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U.S. Must Exploit Asymmetric Advantages, Myers Says

By Jim Garamone
American Forces Press Service

WASHINGTON, May 11, 2004 – The United States has its own asymmetric advantages in the asymmetric war on terror, the chairman of the Joint Chiefs of Staff said today, and those advantages are at the cusp of transformation.

Air Force Gen. Richard B. Myers told the audience at TECHNET 2004 that U.S. command and control capabilities are more than a match for the asymmetric advantages that terrorists possess. TECHNET is sponsored by the Armed Forces Communications and Electronics Association.

Several hundred members civilian and military, government and private industry listened as the chairman talked about command and control and its importance in the war on terrorism.

The chairman spoke about command, control, computers, communications and "battlespace awareness." Usually in the place of battlespace awareness is the acronym ISR, for intelligence, surveillance and reconnaissance.

There are two reasons the chairman stayed away from the latter term. First, "I don't think there is a distinct enough difference between the I, the S, and the R today to make it worthy of saying ISR," he said. Second, battlespace awareness encompasses more than just ISR.

The chairman explained how he sees it from "30,000 feet." He said that his view of command and control as chairman is definitely different from that of workers at lower levels the 100-foot altitude. He said the folks working at that level are the ones who actually make the new technologies or new methods work.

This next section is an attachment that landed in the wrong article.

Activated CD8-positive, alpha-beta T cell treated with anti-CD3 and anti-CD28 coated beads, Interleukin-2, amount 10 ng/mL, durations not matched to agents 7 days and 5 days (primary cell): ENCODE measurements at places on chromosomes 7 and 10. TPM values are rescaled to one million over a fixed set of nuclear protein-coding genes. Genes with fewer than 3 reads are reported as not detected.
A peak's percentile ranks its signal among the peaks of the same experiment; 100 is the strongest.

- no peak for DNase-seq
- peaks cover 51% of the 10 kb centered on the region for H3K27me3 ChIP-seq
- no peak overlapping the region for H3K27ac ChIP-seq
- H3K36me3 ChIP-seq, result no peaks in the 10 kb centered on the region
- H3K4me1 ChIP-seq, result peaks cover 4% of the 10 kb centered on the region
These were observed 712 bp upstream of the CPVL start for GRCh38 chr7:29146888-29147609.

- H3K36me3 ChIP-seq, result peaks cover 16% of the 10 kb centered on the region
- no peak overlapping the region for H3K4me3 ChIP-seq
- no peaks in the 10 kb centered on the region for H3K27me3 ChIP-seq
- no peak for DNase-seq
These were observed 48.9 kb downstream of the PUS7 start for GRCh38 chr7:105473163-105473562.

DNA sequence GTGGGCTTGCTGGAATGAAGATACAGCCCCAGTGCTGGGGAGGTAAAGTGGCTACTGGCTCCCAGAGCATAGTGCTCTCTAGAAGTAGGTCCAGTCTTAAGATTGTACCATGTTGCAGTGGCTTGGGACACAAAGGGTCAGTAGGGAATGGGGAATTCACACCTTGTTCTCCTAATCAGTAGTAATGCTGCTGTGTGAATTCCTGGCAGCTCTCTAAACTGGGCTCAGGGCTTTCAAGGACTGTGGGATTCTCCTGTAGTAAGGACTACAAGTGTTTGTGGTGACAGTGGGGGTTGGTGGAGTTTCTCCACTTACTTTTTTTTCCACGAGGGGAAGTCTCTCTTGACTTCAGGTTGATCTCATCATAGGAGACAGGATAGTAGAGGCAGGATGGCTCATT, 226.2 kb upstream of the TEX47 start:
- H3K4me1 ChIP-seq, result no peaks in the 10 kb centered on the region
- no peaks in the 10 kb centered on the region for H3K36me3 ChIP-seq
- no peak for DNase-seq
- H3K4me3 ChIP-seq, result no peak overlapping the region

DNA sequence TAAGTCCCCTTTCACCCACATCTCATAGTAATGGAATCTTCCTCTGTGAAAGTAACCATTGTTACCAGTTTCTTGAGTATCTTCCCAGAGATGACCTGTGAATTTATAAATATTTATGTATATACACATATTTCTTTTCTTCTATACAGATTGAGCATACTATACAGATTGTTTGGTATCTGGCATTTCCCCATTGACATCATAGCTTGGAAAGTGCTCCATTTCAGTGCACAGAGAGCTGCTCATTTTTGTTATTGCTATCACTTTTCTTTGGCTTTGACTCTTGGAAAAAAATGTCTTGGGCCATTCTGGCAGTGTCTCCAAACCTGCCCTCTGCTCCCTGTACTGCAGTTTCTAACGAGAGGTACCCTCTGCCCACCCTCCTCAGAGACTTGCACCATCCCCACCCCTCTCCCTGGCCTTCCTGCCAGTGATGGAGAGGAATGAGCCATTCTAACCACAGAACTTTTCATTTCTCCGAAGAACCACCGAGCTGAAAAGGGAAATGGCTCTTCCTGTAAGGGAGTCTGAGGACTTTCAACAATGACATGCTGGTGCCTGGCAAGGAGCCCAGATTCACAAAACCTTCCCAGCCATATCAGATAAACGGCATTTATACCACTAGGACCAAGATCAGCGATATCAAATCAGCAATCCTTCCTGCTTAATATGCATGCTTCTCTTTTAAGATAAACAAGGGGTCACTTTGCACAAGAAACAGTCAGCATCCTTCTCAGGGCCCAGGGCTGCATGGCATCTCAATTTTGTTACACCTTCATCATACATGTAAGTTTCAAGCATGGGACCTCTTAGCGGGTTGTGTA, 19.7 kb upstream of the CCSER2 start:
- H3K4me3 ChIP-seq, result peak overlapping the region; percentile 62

At the bottom line, the greatest asymmetric advantage the United States has in the war on terrorism is its people. But the link among all these people is the command and control system, Myers said. "It comes down to our capability to turn information into action across the globe," he said.

Myers spoke about the command and control advantage during Operation Iraqi Freedom, "when the media reported that the coalition was bogged-down. I think 'quagmire' was the sound bite. It was during one of the worst sandstorms the region had seen in years."

"But in reality, during that sandstorm, coalition forces effectively decimated two Iraqi divisions," he continued. "The Iraqi troops had thought they were invisible, but they were wrong. They were so demoralized that many just ran away and Iraqi battalions dissolved one after the other.

"Iraqi generals, as well as the press, didn't understand our capabilities. The advanced technology many of you in this room helped create looked like magic."

The command and control apparatus allows the United States to tie together agencies, services and nations. It allows the coalition to have a coherent strategy and "make the best and fastest decisions," Myers said.

The general said that on one hand command and control systems act like a glue that holds organizations and operations together. "But it also acts like a caulk filling the gaps and seams between our stovepipes and between commands and between organizations and missions."

Focusing all aspects of national and international power on a problem requires new ways of operating, Myers said. Harmonizing and synchronizing operations across agencies and nations is tough. Doing that with industry partners and non-governmental agencies adds new complexities to the mix.

"We're moving from an era of 'joint warfighting' where services would fight together to 'integrated warfare' where we'll tie many coalition partners and all of our instruments of national power together," Myers said.

But it is not all brightness and light for the U.S. military. "For all our strengths and advantages, we still have lots of problems to fix and lots of work to do if we are going to maintain our edge," he said.

Among the problem areas are combat identification, intelligence gathering and sharing, and developing common operating pictures. He said that just as ISR may no longer be useful, the ideas of tactical, operational and strategic levels may not be helpful either. "There are things that the president should know and perhaps a private should know," Myers said. "That was the case in Fallujah."

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Gen. Richard B. Myers

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